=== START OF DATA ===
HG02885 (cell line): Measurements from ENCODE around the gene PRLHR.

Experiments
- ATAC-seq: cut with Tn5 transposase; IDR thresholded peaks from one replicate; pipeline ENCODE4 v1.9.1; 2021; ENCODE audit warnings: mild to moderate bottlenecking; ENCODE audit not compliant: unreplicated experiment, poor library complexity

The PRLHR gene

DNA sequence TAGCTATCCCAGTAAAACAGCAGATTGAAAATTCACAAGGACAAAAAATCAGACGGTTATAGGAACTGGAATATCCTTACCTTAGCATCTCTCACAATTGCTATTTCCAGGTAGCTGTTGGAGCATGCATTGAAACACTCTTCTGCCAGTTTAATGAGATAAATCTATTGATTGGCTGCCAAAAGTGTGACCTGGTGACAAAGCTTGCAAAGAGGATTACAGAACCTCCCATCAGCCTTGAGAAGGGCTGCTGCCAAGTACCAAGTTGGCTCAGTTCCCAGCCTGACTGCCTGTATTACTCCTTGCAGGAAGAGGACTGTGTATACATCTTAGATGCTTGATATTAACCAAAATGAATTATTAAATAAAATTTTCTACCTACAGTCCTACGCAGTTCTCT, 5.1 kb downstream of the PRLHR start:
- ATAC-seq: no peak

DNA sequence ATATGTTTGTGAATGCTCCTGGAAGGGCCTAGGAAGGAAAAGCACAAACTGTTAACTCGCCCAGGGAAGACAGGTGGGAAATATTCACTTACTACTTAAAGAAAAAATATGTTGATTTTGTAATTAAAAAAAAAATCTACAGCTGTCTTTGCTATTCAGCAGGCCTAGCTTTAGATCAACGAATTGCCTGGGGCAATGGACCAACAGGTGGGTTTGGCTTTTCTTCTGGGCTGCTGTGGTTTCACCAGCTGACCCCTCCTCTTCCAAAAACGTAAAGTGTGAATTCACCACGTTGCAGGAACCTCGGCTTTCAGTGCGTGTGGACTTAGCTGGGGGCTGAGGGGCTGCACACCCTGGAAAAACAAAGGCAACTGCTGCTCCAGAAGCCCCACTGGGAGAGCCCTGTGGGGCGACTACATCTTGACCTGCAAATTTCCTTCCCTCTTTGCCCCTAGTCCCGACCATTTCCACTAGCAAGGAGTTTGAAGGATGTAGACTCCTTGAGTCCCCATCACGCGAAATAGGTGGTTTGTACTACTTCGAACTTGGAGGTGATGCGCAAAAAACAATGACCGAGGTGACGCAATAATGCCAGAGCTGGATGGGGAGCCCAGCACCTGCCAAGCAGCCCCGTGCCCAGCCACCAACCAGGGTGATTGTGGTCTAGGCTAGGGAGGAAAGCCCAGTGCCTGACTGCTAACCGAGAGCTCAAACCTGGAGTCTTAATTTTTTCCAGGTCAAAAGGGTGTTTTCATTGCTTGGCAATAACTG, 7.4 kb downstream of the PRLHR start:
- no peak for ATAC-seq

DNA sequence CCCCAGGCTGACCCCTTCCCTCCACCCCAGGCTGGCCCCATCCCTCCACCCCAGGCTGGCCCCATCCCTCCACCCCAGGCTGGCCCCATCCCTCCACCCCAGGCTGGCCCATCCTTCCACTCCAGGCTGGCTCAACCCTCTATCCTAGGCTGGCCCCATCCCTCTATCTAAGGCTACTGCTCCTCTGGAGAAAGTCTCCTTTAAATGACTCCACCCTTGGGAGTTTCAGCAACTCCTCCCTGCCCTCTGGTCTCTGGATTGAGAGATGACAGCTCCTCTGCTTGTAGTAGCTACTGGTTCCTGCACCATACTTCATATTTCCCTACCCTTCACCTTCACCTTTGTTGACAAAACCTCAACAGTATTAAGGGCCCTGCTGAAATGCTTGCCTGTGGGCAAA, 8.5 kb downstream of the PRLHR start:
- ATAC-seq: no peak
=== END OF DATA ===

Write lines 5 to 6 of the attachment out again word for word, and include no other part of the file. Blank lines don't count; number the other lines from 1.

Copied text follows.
DNA sequence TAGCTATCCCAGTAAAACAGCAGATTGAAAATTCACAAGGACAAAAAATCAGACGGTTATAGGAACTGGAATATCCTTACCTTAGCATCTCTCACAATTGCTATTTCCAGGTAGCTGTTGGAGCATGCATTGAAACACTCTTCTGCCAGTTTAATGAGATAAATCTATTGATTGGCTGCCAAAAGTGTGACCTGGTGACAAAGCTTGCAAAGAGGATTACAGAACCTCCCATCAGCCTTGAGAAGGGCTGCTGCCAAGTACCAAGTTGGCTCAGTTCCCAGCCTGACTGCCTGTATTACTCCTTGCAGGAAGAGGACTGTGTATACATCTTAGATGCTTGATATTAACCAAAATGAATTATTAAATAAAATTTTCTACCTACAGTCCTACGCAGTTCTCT, 5.1 kb downstream of the PRLHR start:
- ATAC-seq: no peak